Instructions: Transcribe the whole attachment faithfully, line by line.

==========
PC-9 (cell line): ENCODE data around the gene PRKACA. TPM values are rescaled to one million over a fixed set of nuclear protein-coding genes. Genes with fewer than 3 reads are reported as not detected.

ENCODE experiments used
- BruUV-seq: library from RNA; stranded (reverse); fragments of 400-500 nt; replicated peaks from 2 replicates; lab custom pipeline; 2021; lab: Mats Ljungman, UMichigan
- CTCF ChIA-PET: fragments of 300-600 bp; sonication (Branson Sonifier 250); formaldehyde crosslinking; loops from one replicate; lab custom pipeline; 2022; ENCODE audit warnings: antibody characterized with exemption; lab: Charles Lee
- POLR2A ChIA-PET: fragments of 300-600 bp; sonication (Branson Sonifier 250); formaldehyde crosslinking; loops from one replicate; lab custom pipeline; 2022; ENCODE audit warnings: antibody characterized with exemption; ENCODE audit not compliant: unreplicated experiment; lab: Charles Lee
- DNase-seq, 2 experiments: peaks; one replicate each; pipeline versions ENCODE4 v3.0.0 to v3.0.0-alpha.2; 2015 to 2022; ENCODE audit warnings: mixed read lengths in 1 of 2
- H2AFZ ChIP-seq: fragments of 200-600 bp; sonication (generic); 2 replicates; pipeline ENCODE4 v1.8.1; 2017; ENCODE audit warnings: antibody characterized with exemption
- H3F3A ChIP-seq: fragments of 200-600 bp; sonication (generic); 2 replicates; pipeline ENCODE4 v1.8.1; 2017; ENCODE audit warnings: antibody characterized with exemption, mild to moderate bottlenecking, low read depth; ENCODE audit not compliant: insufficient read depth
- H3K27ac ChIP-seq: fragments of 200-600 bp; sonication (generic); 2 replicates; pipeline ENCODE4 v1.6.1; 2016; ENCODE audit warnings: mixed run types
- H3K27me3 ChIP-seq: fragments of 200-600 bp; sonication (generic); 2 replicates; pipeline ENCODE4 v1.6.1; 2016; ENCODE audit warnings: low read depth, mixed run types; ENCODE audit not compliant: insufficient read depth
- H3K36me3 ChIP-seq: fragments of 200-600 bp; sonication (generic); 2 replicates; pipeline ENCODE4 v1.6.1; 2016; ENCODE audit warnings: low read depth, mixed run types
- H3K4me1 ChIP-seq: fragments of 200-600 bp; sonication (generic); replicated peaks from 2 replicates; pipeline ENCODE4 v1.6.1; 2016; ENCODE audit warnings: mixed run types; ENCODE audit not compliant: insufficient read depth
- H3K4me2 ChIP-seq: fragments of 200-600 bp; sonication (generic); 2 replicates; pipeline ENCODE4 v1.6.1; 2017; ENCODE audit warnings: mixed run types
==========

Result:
PC-9 (cell line): ENCODE data around the gene PRKACA. TPM values are rescaled to one million over a fixed set of nuclear protein-coding genes. Genes with fewer than 3 reads are reported as not detected.

ENCODE experiments used
- BruUV-seq: library from RNA; stranded (reverse); fragments of 400-500 nt; replicated peaks from 2 replicates; lab custom pipeline; 2021; lab: Mats Ljungman, UMichigan
- CTCF ChIA-PET: fragments of 300-600 bp; sonication (Branson Sonifier 250); formaldehyde crosslinking; loops from one replicate; lab custom pipeline; 2022; ENCODE audit warnings: antibody characterized with exemption; lab: Charles Lee
- POLR2A ChIA-PET: fragments of 300-600 bp; sonication (Branson Sonifier 250); formaldehyde crosslinking; loops from one replicate; lab custom pipeline; 2022; ENCODE audit warnings: antibody characterized with exemption; ENCODE audit not compliant: unreplicated experiment; lab: Charles Lee
- DNase-seq, 2 experiments: peaks; one replicate each; pipeline versions ENCODE4 v3.0.0 to v3.0.0-alpha.2; 2015 to 2022; ENCODE audit warnings: mixed read lengths in 1 of 2
- H2AFZ ChIP-seq: fragments of 200-600 bp; sonication (generic); 2 replicates; pipeline ENCODE4 v1.8.1; 2017; ENCODE audit warnings: antibody characterized with exemption
- H3F3A ChIP-seq: fragments of 200-600 bp; sonication (generic); 2 replicates; pipeline ENCODE4 v1.8.1; 2017; ENCODE audit warnings: antibody characterized with exemption, mild to moderate bottlenecking, low read depth; ENCODE audit not compliant: insufficient read depth
- H3K27ac ChIP-seq: fragments of 200-600 bp; sonication (generic); 2 replicates; pipeline ENCODE4 v1.6.1; 2016; ENCODE audit warnings: mixed run types
- H3K27me3 ChIP-seq: fragments of 200-600 bp; sonication (generic); 2 replicates; pipeline ENCODE4 v1.6.1; 2016; ENCODE audit warnings: low read depth, mixed run types; ENCODE audit not compliant: insufficient read depth
- H3K36me3 ChIP-seq: fragments of 200-600 bp; sonication (generic); 2 replicates; pipeline ENCODE4 v1.6.1; 2016; ENCODE audit warnings: low read depth, mixed run types
- H3K4me1 ChIP-seq: fragments of 200-600 bp; sonication (generic); replicated peaks from 2 replicates; pipeline ENCODE4 v1.6.1; 2016; ENCODE audit warnings: mixed run types; ENCODE audit not compliant: insufficient read depth
- H3K4me2 ChIP-seq: fragments of 200-600 bp; sonication (generic); 2 replicates; pipeline ENCODE4 v1.6.1; 2017; ENCODE audit warnings: mixed run types